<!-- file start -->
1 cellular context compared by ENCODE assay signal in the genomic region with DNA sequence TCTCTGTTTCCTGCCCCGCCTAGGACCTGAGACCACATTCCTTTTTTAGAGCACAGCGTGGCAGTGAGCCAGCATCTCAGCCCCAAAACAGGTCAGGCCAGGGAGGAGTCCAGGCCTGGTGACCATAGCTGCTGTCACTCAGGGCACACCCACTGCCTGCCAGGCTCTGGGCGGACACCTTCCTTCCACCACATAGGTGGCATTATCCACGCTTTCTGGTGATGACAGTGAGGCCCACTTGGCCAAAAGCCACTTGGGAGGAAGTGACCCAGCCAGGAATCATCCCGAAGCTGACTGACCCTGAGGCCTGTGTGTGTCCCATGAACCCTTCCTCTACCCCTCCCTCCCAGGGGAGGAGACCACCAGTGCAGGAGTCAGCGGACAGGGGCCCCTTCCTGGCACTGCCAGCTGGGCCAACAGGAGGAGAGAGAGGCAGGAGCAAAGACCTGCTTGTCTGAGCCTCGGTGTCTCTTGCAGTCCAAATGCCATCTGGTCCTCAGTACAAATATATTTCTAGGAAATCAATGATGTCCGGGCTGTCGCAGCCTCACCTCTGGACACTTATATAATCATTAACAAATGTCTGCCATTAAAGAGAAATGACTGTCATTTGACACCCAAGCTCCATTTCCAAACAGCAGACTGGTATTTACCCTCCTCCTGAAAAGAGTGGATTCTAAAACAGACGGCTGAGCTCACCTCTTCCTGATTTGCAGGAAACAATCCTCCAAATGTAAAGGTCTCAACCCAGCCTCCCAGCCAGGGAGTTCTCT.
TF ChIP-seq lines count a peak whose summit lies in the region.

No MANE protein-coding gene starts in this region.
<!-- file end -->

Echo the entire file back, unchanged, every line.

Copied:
1 cellular context compared by ENCODE assay signal in the genomic region with DNA sequence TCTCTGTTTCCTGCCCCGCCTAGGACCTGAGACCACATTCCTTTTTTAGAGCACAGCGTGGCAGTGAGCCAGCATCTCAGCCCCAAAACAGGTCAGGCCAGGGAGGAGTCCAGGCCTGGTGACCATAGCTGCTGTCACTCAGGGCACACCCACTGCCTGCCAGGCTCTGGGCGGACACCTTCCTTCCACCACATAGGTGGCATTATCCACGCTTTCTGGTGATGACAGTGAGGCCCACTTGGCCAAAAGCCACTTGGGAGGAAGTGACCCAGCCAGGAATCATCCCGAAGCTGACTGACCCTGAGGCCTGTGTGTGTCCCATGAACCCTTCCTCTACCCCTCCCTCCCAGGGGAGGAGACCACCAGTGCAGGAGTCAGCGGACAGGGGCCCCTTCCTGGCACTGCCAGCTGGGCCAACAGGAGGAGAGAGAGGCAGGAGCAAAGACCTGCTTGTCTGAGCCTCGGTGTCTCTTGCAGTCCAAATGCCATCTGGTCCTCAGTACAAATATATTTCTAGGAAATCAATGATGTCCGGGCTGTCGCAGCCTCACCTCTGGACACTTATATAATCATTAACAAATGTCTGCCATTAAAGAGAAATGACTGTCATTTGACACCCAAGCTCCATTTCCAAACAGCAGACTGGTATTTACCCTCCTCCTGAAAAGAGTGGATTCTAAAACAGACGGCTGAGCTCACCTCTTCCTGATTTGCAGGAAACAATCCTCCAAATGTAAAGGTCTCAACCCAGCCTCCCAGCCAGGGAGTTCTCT.
TF ChIP-seq lines count a peak whose summit lies in the region.

No MANE protein-coding gene starts in this region.